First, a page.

Welcome Guest. Sign in or Signup

1 Answers

Why is there a nose-up change in moment after leaving ground effect?

Asked by: 833 views General Aviation

The Airplane Flight Handbook states:
The aircraft leaving ground effect will
1) Require an increase in AOA to maintain the same CL
2) Experience an increase in induced drag and thrust required
3) Experience a decrease in stability and a nose-up change in moment
4) Experience a reduction in static source pressure and increase in indicated airspeed

I'm having a hard time understanding the number 3 here. What's the aerodynamical reasons you experience a nose-up change in moment right after leaving the ground effect?

Ace Any FAA Written Test!
Actual FAA Questions / Free Lifetime Updates
The best explanations in the business
Fast, efficient study.
Pass Your Checkride With Confidence!
FAA Practical Test prep that reflects actual checkrides.
Any checkride: Airplane, Helicopter, Glider, etc.
Written and maintained by actual pilot examiners and master CFIs.
The World's Most Trusted eLogbook
Be Organized, Current, Professional, and Safe.
Highly customizable - for student pilots through pros.
Free Transition Service for users of other eLogs.
Our sincere thanks to pilots such as yourself who support AskACFI while helping themselves by using the awesome PC, Mac, iPhone/iPad, and Android aviation apps of our sponsors.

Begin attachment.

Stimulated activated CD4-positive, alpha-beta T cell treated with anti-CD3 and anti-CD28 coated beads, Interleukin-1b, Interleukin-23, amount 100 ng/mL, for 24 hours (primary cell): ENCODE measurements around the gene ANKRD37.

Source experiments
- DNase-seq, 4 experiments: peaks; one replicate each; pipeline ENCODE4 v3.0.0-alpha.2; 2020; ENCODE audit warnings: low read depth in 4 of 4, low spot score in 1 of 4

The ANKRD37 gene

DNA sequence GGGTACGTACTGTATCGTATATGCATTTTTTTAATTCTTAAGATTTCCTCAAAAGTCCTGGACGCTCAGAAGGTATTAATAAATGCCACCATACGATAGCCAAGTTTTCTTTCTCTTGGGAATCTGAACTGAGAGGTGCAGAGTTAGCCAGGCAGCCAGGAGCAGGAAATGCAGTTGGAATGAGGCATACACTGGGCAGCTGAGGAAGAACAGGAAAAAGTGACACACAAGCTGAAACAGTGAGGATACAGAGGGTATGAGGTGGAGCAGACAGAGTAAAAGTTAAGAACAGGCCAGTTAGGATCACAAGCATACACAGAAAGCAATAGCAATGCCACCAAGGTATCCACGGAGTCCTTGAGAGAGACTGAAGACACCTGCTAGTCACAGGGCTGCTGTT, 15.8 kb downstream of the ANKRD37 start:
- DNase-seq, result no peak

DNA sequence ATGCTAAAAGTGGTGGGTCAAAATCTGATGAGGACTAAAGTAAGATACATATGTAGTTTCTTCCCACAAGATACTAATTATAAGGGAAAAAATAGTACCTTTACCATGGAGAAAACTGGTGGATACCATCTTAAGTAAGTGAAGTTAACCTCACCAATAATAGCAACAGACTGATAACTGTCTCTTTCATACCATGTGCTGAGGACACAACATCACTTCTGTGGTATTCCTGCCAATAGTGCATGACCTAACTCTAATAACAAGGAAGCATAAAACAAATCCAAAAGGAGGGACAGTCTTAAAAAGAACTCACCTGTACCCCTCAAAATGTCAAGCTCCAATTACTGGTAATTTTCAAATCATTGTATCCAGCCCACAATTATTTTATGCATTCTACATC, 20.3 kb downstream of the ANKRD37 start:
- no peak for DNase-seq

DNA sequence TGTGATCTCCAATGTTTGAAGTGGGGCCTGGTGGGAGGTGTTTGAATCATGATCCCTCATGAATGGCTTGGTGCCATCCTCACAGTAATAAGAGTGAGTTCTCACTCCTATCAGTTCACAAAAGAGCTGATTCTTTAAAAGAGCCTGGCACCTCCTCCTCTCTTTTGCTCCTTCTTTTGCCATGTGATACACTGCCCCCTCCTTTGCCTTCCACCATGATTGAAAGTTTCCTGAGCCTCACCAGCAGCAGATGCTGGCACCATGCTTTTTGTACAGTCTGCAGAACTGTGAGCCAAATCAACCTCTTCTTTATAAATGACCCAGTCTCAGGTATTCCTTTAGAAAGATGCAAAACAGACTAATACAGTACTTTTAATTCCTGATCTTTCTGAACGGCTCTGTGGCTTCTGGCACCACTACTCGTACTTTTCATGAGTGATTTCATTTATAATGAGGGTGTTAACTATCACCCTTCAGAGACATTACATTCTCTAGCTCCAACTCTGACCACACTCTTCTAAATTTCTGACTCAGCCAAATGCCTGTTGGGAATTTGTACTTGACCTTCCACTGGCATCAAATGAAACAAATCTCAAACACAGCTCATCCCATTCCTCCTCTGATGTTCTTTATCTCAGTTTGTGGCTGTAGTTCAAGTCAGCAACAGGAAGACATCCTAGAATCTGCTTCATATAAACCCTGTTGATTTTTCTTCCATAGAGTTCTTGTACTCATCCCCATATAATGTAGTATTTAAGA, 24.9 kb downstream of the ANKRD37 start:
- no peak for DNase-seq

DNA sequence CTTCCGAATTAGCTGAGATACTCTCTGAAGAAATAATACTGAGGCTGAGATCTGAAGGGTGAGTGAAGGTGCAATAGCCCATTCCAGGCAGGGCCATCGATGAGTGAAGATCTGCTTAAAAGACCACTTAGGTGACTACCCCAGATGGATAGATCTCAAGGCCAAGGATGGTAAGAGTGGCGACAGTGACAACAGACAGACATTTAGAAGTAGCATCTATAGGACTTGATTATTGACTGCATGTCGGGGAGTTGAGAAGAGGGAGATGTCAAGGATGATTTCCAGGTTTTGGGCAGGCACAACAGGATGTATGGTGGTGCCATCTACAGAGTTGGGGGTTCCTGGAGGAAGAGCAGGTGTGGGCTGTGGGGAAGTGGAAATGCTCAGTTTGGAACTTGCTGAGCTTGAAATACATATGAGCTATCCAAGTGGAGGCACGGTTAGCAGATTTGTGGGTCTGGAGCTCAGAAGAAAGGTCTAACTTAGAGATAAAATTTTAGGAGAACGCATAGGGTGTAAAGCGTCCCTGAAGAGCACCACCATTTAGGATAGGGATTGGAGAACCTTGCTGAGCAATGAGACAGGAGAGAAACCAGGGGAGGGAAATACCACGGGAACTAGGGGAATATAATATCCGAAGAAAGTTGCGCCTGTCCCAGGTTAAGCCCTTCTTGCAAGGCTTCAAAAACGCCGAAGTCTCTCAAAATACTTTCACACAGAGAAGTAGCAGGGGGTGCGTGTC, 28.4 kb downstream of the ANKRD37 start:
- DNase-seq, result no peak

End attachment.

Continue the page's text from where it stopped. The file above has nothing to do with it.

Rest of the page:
1 Answers

  1. JDJ on Apr 18, 2017

    The opposite reason that you get a nose down pitching moment when you enter ground effect (assuming conventional horizontal stabilizer, not T-Tail). In ground effect, the downwash from air flowing over the wing is reduced because of the disruption of airflow close to the ground. When you enter ground effect, you lose some of the downwash flow over the horizontal stabilizer (downward force on tail plane), resulting in nose down pitching moment. Vice versa, as you depart ground effect, the downwash then takes place acting with greater force over the tail plane. You then experience a nose up pitching moment as a result.

    +3 Votes Thumb up 3 Votes Thumb down 0 Votes

The following terms have been auto-detected the question above and any answers or discussion provided. Click on a term to see its definition from the Dauntless Aviation JargonBuster Glossary.

Answer Question

Our sincere thanks to all who contribute constructively to this forum in answering flight training questions. If you are a flight instructor or represent a flight school / FBO offering flight instruction, you are welcome to include links to your site and related contact information as it pertains to offering local flight instruction in a specific geographic area. Additionally, direct links to FAA and related official government sources of information are welcome. However we thank you for your understanding that links to other sites or text that may be construed as explicit or implicit advertising of other business, sites, or goods/services are not permitted even if such links nominally are relevant to the question asked.